World-renowned photographer Edward Burtynsky was awarded a Sony World Photography Prize for outstanding contribution to photography, and he dedicated the award to the Ukrainian photographers diligently documenting the war launched by Vladimir Putin.
At the event, Edward said: “As a Canadian-Ukrainian, I would like to share this award with the artists of Ukraine, many of whom are bravely documenting the desecration of both their people and lands. Photography embodies truth in a way that transcends language, culture, borders, and time. In the face of fake news and Putin’s vicious disinformation campaign, Ukrainian photographers are using this moment to show the world the truth.”
Edward—who is also the winner of the TED prize for his brilliant, timely and eye-opening talks about the relationships between humanity, art, and climate change—studies the environmental implications of this new era through the lens of his camera. The Guardian calls him “the great chronicler of eco-atrocities”: his remarkable photographs of global industrial landscapes are included in the collections of over fifty major museums around the world, including the National Gallery of Canada and the Museum of Modern Art in New York.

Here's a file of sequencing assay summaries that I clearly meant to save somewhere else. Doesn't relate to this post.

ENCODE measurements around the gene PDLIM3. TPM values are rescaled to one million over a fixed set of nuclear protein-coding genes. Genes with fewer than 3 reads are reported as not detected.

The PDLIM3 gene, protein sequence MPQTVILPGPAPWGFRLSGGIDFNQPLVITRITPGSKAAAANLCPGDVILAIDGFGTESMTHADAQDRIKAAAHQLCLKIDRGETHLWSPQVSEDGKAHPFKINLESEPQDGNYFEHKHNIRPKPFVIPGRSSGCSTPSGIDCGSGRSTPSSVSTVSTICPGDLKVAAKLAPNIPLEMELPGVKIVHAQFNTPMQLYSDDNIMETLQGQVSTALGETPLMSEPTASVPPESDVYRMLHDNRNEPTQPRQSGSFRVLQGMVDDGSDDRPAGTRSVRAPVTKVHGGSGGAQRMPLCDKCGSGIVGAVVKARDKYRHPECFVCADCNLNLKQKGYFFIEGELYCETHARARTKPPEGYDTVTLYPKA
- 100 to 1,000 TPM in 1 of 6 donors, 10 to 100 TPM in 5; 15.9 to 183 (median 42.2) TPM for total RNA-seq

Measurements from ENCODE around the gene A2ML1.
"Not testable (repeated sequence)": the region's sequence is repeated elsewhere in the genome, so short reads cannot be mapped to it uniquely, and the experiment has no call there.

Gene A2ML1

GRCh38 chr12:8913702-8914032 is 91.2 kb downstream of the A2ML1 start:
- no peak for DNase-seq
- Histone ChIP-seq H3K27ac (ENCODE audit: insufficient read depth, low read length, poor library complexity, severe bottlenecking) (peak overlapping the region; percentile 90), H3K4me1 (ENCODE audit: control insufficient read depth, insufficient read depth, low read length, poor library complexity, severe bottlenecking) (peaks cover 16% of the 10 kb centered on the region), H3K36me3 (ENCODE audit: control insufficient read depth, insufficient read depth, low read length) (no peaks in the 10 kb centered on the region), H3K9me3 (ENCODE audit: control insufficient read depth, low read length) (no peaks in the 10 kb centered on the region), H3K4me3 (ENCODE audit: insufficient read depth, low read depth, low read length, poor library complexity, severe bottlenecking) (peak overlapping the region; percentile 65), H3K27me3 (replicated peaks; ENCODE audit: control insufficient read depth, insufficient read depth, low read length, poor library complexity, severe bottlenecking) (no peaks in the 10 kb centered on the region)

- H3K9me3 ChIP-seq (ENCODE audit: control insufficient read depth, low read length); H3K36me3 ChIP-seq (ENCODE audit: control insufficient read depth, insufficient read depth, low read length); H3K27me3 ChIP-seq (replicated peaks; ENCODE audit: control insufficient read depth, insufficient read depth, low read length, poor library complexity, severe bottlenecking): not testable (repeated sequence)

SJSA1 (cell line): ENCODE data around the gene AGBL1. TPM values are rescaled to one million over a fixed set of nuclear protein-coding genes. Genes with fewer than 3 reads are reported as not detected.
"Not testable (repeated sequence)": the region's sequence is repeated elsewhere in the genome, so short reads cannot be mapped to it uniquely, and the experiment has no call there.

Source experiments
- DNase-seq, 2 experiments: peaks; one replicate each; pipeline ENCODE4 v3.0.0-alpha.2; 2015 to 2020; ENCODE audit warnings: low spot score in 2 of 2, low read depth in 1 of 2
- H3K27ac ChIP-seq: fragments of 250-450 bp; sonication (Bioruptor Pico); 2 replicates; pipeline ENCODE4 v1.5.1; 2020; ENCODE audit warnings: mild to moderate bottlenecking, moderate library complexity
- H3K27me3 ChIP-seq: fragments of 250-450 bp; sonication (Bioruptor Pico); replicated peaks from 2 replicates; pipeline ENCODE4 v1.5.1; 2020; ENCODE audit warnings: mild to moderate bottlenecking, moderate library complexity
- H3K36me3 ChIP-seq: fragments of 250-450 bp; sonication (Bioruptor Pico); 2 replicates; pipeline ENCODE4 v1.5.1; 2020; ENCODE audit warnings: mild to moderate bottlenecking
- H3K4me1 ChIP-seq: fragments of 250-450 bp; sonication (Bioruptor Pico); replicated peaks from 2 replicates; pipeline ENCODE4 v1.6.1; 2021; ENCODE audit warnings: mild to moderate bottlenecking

His life and work are the subjects of numerous magazine profiles, including The New Yorker, and the award-winning documentaries Watermark, Manufactured Landscapes, and Anthropocene, all of which he co-directed. Anthropocene was recognized by Variety as one of the Best Documentaries of the Year, and Watermark was awarded the Best Canadian Film Award from the Toronto Film Critics Association.